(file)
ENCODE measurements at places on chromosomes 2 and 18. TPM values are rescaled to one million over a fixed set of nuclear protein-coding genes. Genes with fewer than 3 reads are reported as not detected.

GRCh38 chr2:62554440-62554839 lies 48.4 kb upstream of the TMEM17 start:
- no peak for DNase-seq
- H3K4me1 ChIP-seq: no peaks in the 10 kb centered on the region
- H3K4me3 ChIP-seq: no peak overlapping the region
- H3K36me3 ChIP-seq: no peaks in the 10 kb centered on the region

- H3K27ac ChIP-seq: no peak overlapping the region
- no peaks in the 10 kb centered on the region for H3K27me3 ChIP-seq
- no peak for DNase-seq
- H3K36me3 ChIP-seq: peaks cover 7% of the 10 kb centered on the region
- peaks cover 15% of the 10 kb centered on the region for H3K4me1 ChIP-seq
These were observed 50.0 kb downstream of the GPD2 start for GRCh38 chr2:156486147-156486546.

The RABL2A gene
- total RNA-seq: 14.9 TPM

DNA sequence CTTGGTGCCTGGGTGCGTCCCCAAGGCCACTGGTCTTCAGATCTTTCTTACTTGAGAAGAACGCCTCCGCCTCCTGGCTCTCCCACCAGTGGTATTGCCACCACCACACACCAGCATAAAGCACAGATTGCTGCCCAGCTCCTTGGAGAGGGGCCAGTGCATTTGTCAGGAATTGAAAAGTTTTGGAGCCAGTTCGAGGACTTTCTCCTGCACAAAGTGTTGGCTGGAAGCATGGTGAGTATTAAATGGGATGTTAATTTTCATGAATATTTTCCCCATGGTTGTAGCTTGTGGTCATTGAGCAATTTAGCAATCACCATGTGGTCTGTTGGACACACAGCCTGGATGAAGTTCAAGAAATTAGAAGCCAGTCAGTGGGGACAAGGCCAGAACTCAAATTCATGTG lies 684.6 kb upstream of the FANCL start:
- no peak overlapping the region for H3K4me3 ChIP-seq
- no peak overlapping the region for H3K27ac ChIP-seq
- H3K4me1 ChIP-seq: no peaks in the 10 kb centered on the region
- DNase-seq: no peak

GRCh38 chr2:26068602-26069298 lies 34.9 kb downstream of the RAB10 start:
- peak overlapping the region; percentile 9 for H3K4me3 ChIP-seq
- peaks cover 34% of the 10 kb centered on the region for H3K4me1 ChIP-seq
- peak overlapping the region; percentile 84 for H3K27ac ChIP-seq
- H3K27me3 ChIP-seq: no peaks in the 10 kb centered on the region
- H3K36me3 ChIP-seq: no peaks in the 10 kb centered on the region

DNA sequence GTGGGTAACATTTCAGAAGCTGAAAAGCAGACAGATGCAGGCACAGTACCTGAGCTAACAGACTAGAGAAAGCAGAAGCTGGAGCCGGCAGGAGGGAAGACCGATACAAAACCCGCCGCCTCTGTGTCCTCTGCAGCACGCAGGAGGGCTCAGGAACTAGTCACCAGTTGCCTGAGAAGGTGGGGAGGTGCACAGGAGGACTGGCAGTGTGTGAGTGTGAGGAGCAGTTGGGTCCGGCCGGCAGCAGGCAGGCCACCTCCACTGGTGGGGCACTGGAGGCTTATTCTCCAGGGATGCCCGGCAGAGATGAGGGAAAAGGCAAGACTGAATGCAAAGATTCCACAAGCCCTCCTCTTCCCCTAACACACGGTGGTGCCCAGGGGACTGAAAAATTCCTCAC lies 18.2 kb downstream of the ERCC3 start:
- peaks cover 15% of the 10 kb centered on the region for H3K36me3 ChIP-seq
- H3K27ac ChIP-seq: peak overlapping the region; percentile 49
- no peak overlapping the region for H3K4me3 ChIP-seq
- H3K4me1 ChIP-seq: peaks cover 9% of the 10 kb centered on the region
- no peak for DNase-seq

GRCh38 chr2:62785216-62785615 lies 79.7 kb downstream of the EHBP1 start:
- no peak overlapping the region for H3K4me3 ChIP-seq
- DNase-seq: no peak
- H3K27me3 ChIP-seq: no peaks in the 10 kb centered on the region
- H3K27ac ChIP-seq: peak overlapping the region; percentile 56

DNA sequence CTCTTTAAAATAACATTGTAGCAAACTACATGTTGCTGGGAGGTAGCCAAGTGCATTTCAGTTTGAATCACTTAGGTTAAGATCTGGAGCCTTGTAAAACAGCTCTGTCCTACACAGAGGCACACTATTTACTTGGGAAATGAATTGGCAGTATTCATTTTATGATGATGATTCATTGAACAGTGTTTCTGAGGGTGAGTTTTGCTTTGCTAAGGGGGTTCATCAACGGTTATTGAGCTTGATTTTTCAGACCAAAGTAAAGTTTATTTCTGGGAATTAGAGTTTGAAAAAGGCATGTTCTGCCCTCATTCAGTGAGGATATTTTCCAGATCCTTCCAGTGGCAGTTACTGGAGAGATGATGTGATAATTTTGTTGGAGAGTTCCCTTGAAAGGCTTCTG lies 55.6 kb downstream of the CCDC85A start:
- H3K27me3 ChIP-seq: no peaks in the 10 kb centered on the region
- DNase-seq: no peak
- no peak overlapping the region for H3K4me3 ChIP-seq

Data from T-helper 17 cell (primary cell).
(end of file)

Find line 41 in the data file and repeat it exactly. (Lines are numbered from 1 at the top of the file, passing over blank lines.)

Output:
Data from T-helper 17 cell (primary cell).